Pelosi pushes new bill to determine whether Trump is capable of serving as President

House Speaker Nancy Pelosi, alarmed by President Donald Trump's erratic behavior in recent days, is putting her weight behind a bill to give Congress a role in determining whether the President of the United States must be forced out of office because he's incapable of doing his job.

(CNN) -- House Speaker Nancy Pelosi, alarmed by President Donald Trump's erratic behavior in recent days, is putting her weight behind a bill to give Congress a role in determining whether the President of the United States must be forced out of office because he's incapable of doing his job.

The move, in response to Trump's conduct in the days after testing positive for the coronavirus, would establish a process to effectively give Congress a say in removing a president from office under the 25th Amendment of the Constitution, which allows for a president to be removed from office if a majority of Cabinet members and the vice president consider him unable to carry out his duties. Section four of the 25th Amendment also says that if a majority of a body established by law, along with the vice president, declare in writing that if the president is disabled and unable to do his job, the vice president immediately becomes the acting president.

The bill, Democrats say, will create that body to help determine the fitness of the president. The proposal, which will be introduced Friday by Pelosi and Democratic Rep. Jamie Raskin, will create a body designed to "help ensure effective and uninterrupted leadership in the highest office in the Executive Branch of government," according to Pelosi's office.

The measure stands virtually no chance of becoming law. But it is designed to heighten the attention on Trump's condition after his doctors have provided limited information about his recovery from coronavirus.

Pelosi teased the plan at a news conference Thursday, saying she would speak about the 25h Amendment issue on Friday. And in a series of recent comments, Pelosi questioned whether Trump can do his job given his drug regimen, including the use of a steroid.

On Thursday, she said that Trump appears to be "in an altered state right now" and told Bloomberg TV that "there may be some impairment of judgment."

Asked if she has questions about the President's capability to serve in the office right now, Pelosi said, "What I said about the President was that we don't know if somebody who -- I've not said this, I've quoted others to say there are those who say that when you're on steroids and/or if you have Covid-19 or both that there may be some impairment of judgment, but again that's for the doctors and the scientists to determine."

The comments prompted an angry retort from Trump, who retweeted several messages suggesting that Pelosi is trying to mount a coup. Trump ultimately responded to Pelosi: "Crazy Nancy is the one who should be under observation. They don't call her Crazy for nothing!"

The new bill appears to be based on what Raskin -- a constitutional law scholar -- has proposed in the past. A previous bill of his looked to establish a bipartisan commission that would -- at the direction of Congress -- carry out a medical examination of the President to determine whether he is "mentally or physically unable to discharge the powers and duties of the office."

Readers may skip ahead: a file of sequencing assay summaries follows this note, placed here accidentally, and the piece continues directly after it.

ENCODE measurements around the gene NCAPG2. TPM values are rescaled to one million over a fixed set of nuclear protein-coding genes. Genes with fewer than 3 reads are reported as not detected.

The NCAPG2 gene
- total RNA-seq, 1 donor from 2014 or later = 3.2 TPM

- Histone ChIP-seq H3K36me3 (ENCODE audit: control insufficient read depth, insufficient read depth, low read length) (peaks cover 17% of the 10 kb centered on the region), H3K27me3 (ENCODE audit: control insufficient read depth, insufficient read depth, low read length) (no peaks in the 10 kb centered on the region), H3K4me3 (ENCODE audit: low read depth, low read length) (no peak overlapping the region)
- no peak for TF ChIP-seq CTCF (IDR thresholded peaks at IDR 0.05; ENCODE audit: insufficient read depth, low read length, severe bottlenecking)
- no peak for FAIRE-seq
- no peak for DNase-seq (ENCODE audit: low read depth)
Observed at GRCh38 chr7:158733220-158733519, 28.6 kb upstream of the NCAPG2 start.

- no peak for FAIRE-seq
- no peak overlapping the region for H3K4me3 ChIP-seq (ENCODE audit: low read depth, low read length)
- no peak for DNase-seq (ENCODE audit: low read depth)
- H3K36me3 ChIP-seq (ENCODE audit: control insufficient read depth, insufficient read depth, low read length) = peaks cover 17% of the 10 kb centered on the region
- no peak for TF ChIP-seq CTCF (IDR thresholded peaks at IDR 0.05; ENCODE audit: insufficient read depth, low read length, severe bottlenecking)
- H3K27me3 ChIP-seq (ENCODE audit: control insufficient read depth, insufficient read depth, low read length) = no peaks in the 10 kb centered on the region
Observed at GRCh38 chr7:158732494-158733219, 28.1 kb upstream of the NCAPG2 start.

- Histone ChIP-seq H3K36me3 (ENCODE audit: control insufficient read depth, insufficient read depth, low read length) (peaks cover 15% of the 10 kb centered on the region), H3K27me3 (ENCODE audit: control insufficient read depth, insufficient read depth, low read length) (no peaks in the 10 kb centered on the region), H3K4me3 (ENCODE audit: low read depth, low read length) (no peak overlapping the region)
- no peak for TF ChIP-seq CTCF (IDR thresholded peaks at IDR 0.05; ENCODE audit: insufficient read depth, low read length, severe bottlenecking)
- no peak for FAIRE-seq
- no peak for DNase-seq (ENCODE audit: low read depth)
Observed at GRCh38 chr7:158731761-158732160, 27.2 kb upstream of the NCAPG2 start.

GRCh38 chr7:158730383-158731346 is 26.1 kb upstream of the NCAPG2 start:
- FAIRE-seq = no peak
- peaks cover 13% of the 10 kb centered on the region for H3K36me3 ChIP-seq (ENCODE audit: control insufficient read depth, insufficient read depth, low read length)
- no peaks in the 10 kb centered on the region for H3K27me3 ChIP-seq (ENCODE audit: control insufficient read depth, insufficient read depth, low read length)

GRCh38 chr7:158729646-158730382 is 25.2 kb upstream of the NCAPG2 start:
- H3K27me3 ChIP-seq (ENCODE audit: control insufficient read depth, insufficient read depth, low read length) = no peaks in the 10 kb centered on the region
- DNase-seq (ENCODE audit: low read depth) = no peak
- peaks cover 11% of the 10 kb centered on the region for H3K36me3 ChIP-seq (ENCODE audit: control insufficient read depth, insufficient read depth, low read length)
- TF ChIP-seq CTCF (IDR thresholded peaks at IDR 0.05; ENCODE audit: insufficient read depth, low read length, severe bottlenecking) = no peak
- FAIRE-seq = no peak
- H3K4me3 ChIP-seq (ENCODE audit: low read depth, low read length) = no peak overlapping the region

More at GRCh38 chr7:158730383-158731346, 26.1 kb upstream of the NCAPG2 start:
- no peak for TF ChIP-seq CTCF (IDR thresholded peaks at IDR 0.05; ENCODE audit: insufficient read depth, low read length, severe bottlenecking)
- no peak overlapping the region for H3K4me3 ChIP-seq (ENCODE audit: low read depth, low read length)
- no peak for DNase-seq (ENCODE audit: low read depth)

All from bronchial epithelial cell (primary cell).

Under that plan, the 11-member commission would be appointed by leaders of the House and Senate in both parties. The commission in his past bill would be required to report its findings to Congress.

Trump's health has been shrouded in mystery as several of his actions have drawn criticism for flouting precautions to prevent additional West Wing infections, and it remains publicly unknown when Trump last tested negative test before testing positive.

Calling into Fox Business on Thursday from the White House residence, where he continues taking a steroid as part of his Covid treatment, Trump's voice sounded husky over the phone. White House communications director Alyssa Farah on Thursday again refused to tell reporters the date of the President's last negative test before a positive for coronavirus occurred, citing Trump's "private medical history."

After he tested positive for the virus twice last Thursday and announced his positive status early Friday morning, Trump's condition appeared serious. Later Friday, Trump's doctor said that he had a high fever and received supplementary oxygen as well as the antibody cocktail from the biotechnology company Regeneron, ultimately being transported to Walter Reed National Military Medical Center for three days for monitoring.

But he did not always comply with the social distancing and mask wearing guidelines that experts say is essential to minimizing the disease's spread. Trump left the hospital on Sunday to ride in an SUV with his security detail past supporters cheering him on outside Walter Reed. And in a dramatic return to the White House on Monday, Trump peeled off his mask to pose in salute as his helicopter departed before walking inside.

"Don't be afraid of Covid. Don't let it dominate your life," Trump wrote several hours before walking carefully out of the hospital's gold front doors, even as his doctors warned he wasn't yet "out of the woods."

CNN's Clare Foran, Haley Byrd, Kevin Liptak, Jason Hoffman and Maeve Reston contributed to this report.

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